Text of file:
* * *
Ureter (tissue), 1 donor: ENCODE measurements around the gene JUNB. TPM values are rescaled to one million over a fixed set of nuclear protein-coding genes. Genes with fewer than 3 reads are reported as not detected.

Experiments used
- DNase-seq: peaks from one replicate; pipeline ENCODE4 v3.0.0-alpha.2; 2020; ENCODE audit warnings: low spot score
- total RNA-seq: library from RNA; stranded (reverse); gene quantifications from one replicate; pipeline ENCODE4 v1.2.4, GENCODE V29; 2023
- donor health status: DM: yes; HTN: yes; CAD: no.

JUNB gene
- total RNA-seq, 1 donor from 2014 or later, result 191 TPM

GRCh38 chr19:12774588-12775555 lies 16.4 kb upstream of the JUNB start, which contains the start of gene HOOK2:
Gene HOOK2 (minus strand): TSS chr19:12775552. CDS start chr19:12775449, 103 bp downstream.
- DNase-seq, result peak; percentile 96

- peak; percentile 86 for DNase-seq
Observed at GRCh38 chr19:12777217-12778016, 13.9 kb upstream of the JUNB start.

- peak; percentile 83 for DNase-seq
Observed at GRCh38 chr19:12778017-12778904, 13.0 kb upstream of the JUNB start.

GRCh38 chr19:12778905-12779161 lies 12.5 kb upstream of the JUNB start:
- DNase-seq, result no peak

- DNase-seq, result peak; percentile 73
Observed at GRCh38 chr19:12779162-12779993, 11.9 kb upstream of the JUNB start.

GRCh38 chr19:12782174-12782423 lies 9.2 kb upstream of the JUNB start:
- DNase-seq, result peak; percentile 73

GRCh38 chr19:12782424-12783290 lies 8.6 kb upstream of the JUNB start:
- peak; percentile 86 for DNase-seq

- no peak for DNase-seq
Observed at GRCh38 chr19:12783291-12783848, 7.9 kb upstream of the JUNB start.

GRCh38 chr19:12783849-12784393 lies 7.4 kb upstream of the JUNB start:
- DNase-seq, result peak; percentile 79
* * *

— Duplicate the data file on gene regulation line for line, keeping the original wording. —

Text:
Ureter (tissue), 1 donor: ENCODE measurements around the gene JUNB. TPM values are rescaled to one million over a fixed set of nuclear protein-coding genes. Genes with fewer than 3 reads are reported as not detected.

Experiments used
- DNase-seq: peaks from one replicate; pipeline ENCODE4 v3.0.0-alpha.2; 2020; ENCODE audit warnings: low spot score
- total RNA-seq: library from RNA; stranded (reverse); gene quantifications from one replicate; pipeline ENCODE4 v1.2.4, GENCODE V29; 2023
- donor health status: DM: yes; HTN: yes; CAD: no.

JUNB gene
- total RNA-seq, 1 donor from 2014 or later, result 191 TPM

GRCh38 chr19:12774588-12775555 lies 16.4 kb upstream of the JUNB start, which contains the start of gene HOOK2:
Gene HOOK2 (minus strand): TSS chr19:12775552. CDS start chr19:12775449, 103 bp downstream.
- DNase-seq, result peak; percentile 96

- peak; percentile 86 for DNase-seq
Observed at GRCh38 chr19:12777217-12778016, 13.9 kb upstream of the JUNB start.

- peak; percentile 83 for DNase-seq
Observed at GRCh38 chr19:12778017-12778904, 13.0 kb upstream of the JUNB start.

GRCh38 chr19:12778905-12779161 lies 12.5 kb upstream of the JUNB start:
- DNase-seq, result no peak

- DNase-seq, result peak; percentile 73
Observed at GRCh38 chr19:12779162-12779993, 11.9 kb upstream of the JUNB start.

GRCh38 chr19:12782174-12782423 lies 9.2 kb upstream of the JUNB start:
- DNase-seq, result peak; percentile 73

GRCh38 chr19:12782424-12783290 lies 8.6 kb upstream of the JUNB start:
- peak; percentile 86 for DNase-seq

- no peak for DNase-seq
Observed at GRCh38 chr19:12783291-12783848, 7.9 kb upstream of the JUNB start.

GRCh38 chr19:12783849-12784393 lies 7.4 kb upstream of the JUNB start:
- DNase-seq, result peak; percentile 79